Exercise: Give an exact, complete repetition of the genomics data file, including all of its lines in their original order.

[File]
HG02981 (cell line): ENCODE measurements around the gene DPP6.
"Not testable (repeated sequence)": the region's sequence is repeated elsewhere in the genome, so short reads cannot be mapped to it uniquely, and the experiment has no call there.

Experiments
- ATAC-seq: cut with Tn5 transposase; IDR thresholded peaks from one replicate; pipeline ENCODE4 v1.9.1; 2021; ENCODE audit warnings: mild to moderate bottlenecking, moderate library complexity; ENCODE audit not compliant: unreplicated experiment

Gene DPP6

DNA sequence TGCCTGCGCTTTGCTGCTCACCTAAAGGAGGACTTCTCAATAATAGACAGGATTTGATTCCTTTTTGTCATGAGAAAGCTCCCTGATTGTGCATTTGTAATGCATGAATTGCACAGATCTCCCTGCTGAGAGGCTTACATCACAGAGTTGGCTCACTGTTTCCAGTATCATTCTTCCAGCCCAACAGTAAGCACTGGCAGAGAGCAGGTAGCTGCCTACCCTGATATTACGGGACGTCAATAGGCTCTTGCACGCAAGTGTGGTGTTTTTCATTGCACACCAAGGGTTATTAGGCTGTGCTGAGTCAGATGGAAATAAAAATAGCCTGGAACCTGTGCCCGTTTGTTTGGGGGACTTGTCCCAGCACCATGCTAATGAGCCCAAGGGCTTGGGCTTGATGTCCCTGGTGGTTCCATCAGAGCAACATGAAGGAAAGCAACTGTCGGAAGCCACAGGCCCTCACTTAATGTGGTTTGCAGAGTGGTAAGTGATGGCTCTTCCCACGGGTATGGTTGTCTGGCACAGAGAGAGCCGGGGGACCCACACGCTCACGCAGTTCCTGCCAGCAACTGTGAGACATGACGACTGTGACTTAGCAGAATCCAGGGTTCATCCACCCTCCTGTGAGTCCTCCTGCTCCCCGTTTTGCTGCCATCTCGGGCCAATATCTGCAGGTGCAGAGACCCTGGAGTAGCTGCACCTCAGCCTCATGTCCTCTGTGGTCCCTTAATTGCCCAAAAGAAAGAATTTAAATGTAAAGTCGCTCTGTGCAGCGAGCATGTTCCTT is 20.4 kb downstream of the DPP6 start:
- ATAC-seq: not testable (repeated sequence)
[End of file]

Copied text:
HG02981 (cell line): ENCODE measurements around the gene DPP6.
"Not testable (repeated sequence)": the region's sequence is repeated elsewhere in the genome, so short reads cannot be mapped to it uniquely, and the experiment has no call there.

Experiments
- ATAC-seq: cut with Tn5 transposase; IDR thresholded peaks from one replicate; pipeline ENCODE4 v1.9.1; 2021; ENCODE audit warnings: mild to moderate bottlenecking, moderate library complexity; ENCODE audit not compliant: unreplicated experiment

Gene DPP6

DNA sequence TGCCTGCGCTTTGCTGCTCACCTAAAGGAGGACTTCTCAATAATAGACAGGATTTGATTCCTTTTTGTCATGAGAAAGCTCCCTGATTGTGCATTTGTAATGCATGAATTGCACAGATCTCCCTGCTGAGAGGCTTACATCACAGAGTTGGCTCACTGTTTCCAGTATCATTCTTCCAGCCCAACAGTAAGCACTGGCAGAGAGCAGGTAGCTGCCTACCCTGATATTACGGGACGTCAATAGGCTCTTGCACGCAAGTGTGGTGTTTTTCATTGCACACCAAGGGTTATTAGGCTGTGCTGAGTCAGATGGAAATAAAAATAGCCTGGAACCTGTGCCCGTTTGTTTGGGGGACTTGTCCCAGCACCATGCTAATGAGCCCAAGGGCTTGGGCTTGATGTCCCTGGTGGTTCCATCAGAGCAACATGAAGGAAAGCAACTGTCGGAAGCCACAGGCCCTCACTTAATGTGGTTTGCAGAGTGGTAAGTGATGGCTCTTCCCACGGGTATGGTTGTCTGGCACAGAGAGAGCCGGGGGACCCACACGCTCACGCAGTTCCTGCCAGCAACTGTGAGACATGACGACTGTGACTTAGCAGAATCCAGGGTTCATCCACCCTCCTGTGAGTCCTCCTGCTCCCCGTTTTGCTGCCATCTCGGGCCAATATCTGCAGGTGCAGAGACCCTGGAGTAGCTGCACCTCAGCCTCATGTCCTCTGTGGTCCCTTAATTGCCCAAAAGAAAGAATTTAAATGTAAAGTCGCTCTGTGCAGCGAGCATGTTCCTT is 20.4 kb downstream of the DPP6 start:
- ATAC-seq: not testable (repeated sequence)